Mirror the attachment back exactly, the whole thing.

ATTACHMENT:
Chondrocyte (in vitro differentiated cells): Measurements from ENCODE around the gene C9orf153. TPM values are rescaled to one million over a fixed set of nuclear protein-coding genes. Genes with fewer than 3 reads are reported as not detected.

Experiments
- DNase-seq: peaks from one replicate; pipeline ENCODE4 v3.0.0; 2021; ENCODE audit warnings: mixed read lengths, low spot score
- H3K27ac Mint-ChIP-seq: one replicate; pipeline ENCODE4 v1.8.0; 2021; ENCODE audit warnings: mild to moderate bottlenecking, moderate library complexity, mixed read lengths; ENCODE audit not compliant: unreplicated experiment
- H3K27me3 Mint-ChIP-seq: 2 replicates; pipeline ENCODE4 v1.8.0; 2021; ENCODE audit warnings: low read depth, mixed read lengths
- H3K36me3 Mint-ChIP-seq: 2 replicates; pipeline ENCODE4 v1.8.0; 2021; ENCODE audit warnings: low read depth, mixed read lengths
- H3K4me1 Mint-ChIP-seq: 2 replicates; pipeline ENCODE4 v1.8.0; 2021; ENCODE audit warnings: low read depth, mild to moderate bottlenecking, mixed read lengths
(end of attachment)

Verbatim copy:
Chondrocyte (in vitro differentiated cells): Measurements from ENCODE around the gene C9orf153. TPM values are rescaled to one million over a fixed set of nuclear protein-coding genes. Genes with fewer than 3 reads are reported as not detected.

Experiments
- DNase-seq: peaks from one replicate; pipeline ENCODE4 v3.0.0; 2021; ENCODE audit warnings: mixed read lengths, low spot score
- H3K27ac Mint-ChIP-seq: one replicate; pipeline ENCODE4 v1.8.0; 2021; ENCODE audit warnings: mild to moderate bottlenecking, moderate library complexity, mixed read lengths; ENCODE audit not compliant: unreplicated experiment
- H3K27me3 Mint-ChIP-seq: 2 replicates; pipeline ENCODE4 v1.8.0; 2021; ENCODE audit warnings: low read depth, mixed read lengths
- H3K36me3 Mint-ChIP-seq: 2 replicates; pipeline ENCODE4 v1.8.0; 2021; ENCODE audit warnings: low read depth, mixed read lengths
- H3K4me1 Mint-ChIP-seq: 2 replicates; pipeline ENCODE4 v1.8.0; 2021; ENCODE audit warnings: low read depth, mild to moderate bottlenecking, mixed read lengths